The first lecture is devoted to the various modern attempts to answer the question, Whether we are to live after death or not; the attempts, we mean, of Philosophy, which rejects the aid of Revelation. These attempts he divides into three, those re

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spectively of Materialism, Pantheism, and Spiritualism. The reply of Materialism is simple aud abrupt, that there is no future life. It is the answer which the poet has put into the mouth of mere Nature :—

"Thou makest thine appeal to me, I bring to life, I bring to death, The spirit doth but mean the breath; I know no more." "This is all that there is in man, the material elements of which the body is composed, and the forces which have helped to build up that body. What then, according to this theory, is the soul? It

is an organic function of the body, whose seat is in the brain

In short, the thesis of materialism is this, that beyond matter and the laws of matter there is nothing; and that, consequently, mechanics, chemistry, and physiology suffice to explain all phenomena, the production of thought as well as the production of the flame of a candle, the sentiments of the human heart as well as the colour and weight of a stone or a tree." (p. 8.)

The obvious and necessary conclusion from such a doctrine, is that when the organized body decays after death, the spirit, as we call it, which is nothing more than a consequence of that organization, ceases to have any further existence. With an excess which seems at first sight strange, though it is not unnatural, those who have begun by repudiating the doctrine, go on to denounce it and express their abhorrence of it. Thus we have the assertion of Biichner (the principal modern exponent of Materialism in Germany) that he would not for an instant hesitate to prefer everlasting annihilation to everlasting life. An assertion with which we may couple that of Strauss, that the last enemy from whom man is to be delivered, is the belief of his own immortality.

We are not aware that this system of Materialism has any advocates of much weight in our own country, though some rather ambiguous expressions, which Mr. Perowne quotes from Professor Huxley, in his preface, approach dangerously near to it. Certainly some of the prominent leaders of that sensationalist philosophy, which would be thought most likely to tend that way, have denounced such inferences as altogether fallacious. Mr. Mill, for instance, after classing among fallacies the attempts to resolve sensation into motion, states of consciousness into states of the nervous system, and vital phenomena into mechanical or chemical processes, remarks as follows :— "Where our consciousness recognizes between two phenomena an inherent distinction,—where we are sensible of a difference which is not merely one of degree, and feel that no adding one of the phenomena to itself would produce the other,—any theory which attempts to bring either under the laws of the other ■must be false." As Mr. Perowne implies, the danger of this system is not so much in the actual arguments it offers,—for it is blind to one whole class of facts,—as in the spirit which it indirectly inspires. But although it may be impossible to disprove a future life, equal mischief is of course effected, when all but the present life is ignored and forgotten.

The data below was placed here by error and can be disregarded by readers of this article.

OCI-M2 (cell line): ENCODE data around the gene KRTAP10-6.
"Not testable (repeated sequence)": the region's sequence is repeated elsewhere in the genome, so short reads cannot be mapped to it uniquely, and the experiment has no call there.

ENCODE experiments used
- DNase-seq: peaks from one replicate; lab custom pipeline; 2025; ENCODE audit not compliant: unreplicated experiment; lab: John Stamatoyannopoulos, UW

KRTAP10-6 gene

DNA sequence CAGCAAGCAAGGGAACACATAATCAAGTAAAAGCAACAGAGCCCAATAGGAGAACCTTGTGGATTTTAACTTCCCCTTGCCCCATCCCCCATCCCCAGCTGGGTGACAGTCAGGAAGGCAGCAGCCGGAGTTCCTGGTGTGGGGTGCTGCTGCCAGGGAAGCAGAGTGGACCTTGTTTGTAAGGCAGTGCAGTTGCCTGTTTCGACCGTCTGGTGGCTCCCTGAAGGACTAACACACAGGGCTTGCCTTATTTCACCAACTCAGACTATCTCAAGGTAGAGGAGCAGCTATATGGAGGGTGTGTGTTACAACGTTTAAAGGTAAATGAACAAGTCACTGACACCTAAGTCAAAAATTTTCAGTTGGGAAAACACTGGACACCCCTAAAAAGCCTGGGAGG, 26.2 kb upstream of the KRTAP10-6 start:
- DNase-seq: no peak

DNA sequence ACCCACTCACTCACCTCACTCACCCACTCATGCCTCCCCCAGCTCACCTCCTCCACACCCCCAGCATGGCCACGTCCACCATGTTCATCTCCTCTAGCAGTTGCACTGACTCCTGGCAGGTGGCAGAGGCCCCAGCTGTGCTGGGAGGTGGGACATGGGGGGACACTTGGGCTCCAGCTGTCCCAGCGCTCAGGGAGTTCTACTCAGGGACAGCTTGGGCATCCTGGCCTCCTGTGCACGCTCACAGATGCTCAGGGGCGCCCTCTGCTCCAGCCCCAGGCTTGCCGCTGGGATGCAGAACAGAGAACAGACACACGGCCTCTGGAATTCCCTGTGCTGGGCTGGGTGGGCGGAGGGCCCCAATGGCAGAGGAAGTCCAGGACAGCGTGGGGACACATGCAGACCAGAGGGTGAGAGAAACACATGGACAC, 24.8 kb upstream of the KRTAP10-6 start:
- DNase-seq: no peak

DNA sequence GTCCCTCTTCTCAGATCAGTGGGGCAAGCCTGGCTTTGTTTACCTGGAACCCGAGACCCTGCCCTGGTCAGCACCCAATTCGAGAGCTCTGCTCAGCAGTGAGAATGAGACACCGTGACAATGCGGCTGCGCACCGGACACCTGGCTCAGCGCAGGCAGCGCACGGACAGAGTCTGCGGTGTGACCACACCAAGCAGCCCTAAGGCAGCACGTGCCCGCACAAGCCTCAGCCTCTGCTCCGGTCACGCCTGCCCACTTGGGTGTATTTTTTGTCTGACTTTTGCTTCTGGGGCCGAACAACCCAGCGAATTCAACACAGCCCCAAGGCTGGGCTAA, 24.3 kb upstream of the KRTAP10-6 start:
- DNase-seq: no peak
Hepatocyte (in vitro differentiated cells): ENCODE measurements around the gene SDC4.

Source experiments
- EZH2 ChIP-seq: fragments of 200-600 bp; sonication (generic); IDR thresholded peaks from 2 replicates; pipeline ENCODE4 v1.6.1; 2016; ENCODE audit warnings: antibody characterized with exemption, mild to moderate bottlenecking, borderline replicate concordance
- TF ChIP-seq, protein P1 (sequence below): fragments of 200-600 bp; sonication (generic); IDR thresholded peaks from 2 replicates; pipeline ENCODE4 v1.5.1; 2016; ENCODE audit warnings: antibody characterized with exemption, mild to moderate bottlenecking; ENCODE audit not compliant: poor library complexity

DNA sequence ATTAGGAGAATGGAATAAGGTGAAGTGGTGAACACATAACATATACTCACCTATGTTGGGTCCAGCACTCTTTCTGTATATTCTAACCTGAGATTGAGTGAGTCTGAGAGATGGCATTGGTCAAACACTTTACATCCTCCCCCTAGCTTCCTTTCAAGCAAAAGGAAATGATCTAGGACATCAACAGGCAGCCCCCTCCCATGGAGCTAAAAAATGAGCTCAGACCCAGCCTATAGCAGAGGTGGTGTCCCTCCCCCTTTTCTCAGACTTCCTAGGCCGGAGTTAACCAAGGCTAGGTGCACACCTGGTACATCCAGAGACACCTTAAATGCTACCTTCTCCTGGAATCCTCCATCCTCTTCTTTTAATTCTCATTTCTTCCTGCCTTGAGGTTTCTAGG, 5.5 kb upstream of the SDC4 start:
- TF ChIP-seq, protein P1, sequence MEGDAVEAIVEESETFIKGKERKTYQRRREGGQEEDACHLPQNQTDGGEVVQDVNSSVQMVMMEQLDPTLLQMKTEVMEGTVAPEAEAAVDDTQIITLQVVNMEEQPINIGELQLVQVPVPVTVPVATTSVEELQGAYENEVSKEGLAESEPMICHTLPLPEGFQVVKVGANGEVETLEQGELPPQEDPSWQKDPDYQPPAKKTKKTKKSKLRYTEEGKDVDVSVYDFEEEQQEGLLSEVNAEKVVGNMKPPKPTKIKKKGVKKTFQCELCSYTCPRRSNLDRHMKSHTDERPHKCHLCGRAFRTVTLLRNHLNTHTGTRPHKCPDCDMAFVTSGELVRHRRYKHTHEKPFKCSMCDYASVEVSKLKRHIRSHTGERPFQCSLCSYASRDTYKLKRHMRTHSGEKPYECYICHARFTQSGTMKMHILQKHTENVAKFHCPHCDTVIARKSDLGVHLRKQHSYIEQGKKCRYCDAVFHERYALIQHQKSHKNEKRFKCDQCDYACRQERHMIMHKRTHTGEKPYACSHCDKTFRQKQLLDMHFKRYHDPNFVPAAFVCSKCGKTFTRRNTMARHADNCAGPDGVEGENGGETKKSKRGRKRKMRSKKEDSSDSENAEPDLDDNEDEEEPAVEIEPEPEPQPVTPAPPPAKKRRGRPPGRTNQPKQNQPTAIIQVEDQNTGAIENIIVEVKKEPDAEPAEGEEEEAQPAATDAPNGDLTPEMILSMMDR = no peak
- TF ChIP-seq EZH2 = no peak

The second solution is that of Pantheism, which assures us of the immortality, if such it may be called, of the soul, by its absorption into God; or rather—since there is no God left in our sense of the term—into the Universal Principle. Those who have been accustomed to regard Pantheism as being merely a system with which foreign missionaries must prepare to grapple in India and elsewhere, may be surprised to hear that it is the creed of a numerous body of philosophers on the Continent. Mr. Perowne points out the invidious nature of this system, in the fact of its securing immortality to the elite alone of mankind, to those only who have sufficient intellectual and moral power to attain to a sense of immortality. "I can seo no reason," says one of its advocates, "why a Papuan should bo immortal." The real reason, we apprehend, why this system has never had the slightest currency amongst ourselves, is its entire opposition to that fierce sense of individuality which an active life seldom fails to engender. The Englishman would rather come to an end altogether, than exist, even for ever, like the leaf of some gigantic vegetable. The rhapsodies of Mr. Emerson, of Boston, U.S., represent almost the only AngloSaxon utterances on this subject which we can call to mind at the present moment.